My childhood and early adult life were challenging. On a cognitive level, that truth has always been undeniable. However much I may have minimized or dismissed my experience, the reactions of other people when I revealed even small snippets have always shredded those attempts on my part. One problem, though, is the cognitive part of my brain is not where the effects of those experiences are mostly stored. In fact, they are hardly there at all. I’ve always struggled to think of them in any vaguely coherent way.

A family member recently described their experience of recently discovering gaps and holes in their memories. They found it distressing on something of an existential level and asked questions I found intriguing, “If I’m not the sum of my memories then what am I? And if I am that sum, but parts of me can vanish, what then?”

It’s not so much that I sought answers to those questions, it’s the premise and experience of life that allowed them to be asked which caught my attention. There’s no point in my life when it would have even occurred to me to ask them. My memories and associated experiences, especially throughout childhood, are defined more by their isolation from each other than by any sense of connection. The gaps and holes in my memory combined with the jumbled nature of so many of the ones I do have together feel more like the shards of a shattered mirror in the fragments of which I can see pieces of my reflection.

The gaps and holes even have different textures to me. In some memories I’m aware that there are people and things present somewhere that are absent from the memory. Other memories are fuzzy and almost staticky with elements fading in and out. Others are jumbled and chaotic. They are hard to piece together and decipher. There are some where I have tiny pieces and I even know they created internalized negative reactions that sometimes went on for years, but I can’t quite put things together. It’s like it’s a flicker at the edge of my vision. And then there are places that are just … gone, even the shards are missing from my pile of fragments.

Mostly I’m the ‘me’ experiencing this moment. I have some sense of continuity, of a shared life, with past versions of ‘me’, though the farther back in the past I go, the more distant and different that ‘me’ becomes from my current experience. My past created the circumstances in which I currently exist, so in many ways it shapes and forms me, but the sum of my memories? No, that requires a more linear and ordered collection of memories than I’ve ever had available.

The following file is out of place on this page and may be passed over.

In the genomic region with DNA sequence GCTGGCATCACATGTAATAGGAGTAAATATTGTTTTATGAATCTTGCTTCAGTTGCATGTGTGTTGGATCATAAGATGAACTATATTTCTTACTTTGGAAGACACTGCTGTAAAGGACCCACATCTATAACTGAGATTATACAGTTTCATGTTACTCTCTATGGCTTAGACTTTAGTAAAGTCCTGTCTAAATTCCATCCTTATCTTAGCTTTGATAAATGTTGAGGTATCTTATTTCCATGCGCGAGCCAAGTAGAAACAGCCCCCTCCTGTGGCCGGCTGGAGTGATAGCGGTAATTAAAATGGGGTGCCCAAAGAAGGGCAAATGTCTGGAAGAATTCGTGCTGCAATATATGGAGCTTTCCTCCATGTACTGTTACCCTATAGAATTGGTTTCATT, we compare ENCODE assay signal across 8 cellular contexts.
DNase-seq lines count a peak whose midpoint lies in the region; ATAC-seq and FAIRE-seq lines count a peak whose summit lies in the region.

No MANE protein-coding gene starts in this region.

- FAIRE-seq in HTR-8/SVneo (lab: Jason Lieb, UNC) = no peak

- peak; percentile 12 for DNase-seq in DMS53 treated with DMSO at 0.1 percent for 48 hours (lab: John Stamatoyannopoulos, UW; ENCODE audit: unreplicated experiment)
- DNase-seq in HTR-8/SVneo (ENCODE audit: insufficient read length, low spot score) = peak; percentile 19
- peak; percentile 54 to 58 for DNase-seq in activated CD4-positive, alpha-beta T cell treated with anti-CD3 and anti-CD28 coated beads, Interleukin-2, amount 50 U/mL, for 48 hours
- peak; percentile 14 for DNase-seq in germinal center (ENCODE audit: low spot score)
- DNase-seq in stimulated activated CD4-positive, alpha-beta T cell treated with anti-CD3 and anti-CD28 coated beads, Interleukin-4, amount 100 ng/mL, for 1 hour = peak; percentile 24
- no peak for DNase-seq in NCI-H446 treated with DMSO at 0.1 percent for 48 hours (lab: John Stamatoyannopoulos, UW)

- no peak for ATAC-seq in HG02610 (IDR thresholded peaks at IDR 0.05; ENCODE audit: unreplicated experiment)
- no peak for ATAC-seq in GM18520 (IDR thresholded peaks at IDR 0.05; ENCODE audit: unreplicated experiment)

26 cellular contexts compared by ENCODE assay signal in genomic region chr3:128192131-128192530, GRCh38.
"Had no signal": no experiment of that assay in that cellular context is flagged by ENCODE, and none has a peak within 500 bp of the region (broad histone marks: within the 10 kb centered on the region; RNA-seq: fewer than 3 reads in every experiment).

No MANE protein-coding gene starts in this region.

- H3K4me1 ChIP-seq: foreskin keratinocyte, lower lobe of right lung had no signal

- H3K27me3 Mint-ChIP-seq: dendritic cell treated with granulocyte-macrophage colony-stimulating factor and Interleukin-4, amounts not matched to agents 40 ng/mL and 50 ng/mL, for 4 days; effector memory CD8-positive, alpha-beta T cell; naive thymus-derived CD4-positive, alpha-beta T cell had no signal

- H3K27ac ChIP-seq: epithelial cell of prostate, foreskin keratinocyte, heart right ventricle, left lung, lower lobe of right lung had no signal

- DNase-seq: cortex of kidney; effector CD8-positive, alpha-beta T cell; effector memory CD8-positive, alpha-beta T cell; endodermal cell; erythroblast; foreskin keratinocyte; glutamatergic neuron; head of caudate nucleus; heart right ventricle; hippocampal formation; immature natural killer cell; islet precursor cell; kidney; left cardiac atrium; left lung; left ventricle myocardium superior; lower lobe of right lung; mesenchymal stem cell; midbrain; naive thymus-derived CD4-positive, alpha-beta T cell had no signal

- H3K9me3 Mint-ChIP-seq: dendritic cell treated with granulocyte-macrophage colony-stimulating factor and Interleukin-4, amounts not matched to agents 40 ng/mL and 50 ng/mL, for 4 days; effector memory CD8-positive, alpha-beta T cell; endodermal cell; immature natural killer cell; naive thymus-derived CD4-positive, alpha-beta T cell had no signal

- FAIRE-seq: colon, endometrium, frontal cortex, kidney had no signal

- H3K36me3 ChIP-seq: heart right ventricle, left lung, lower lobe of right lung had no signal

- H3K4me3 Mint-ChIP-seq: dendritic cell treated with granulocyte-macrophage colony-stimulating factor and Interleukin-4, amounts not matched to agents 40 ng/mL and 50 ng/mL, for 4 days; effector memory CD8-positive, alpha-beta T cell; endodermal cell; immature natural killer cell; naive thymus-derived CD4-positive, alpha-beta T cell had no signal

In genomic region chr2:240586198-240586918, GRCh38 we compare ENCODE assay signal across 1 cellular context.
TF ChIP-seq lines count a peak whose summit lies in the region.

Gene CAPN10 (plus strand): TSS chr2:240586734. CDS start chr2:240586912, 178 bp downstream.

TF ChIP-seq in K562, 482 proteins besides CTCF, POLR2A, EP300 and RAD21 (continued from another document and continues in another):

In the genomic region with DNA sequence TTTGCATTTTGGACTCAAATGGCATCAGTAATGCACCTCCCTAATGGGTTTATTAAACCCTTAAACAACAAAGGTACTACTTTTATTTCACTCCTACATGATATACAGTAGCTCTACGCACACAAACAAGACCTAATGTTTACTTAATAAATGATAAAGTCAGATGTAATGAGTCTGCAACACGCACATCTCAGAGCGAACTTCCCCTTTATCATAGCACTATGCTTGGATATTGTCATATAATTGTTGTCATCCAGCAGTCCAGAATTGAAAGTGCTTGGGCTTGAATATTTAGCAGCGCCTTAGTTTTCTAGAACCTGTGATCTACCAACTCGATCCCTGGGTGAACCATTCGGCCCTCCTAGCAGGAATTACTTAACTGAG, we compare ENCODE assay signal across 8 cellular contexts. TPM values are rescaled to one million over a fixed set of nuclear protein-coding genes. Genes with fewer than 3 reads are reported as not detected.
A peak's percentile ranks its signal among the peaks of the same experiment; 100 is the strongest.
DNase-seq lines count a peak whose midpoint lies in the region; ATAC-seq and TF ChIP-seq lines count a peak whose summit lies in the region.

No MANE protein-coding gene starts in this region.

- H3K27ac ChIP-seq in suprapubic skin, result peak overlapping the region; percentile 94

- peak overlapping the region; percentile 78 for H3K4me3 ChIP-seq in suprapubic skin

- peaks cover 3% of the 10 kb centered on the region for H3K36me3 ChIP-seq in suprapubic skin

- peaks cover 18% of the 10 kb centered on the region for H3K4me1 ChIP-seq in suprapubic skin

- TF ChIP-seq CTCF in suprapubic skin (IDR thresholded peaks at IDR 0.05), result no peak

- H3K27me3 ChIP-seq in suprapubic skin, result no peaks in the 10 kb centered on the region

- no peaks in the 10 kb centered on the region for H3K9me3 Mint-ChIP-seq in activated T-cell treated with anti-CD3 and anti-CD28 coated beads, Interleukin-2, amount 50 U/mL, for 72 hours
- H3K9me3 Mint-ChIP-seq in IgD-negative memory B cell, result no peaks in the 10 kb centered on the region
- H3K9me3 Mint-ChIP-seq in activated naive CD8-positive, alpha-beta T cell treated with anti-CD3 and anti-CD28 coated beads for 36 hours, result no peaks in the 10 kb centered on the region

My diagnosis was the key that is gradually unlocking my experience. Autism explained so much about my life that had never made sense before, whichever way I had viewed it or tried to fit things together. But as I peel back those layers, they’ve been exposing the things that get left behind, that aren’t explained, at least not in whole, by autism. And I have a lot of those.

Many of those things, it seems, are better explained by my experience and reaction to complex trauma, as colored and shaped through the lens of my autistic experience. That recognition has been a long, slow process. I can’t explain why, but in many ways it’s been much more of a struggle than internalizing and processing my autistic experience.

My therapist has other people she wants me see and things she wants me to try. I’ll tackle them and do my best. The people I love need me to be a healthier, better person. Everyone keeps telling me I should do things for myself because those things help me, and I guess I understand their point. But my own needs, whatever they may be, do not give me the drive, focus, and motivation I require right now. The needs of those who depend on me do.

Trauma is a hard word. It doesn’t let you hide.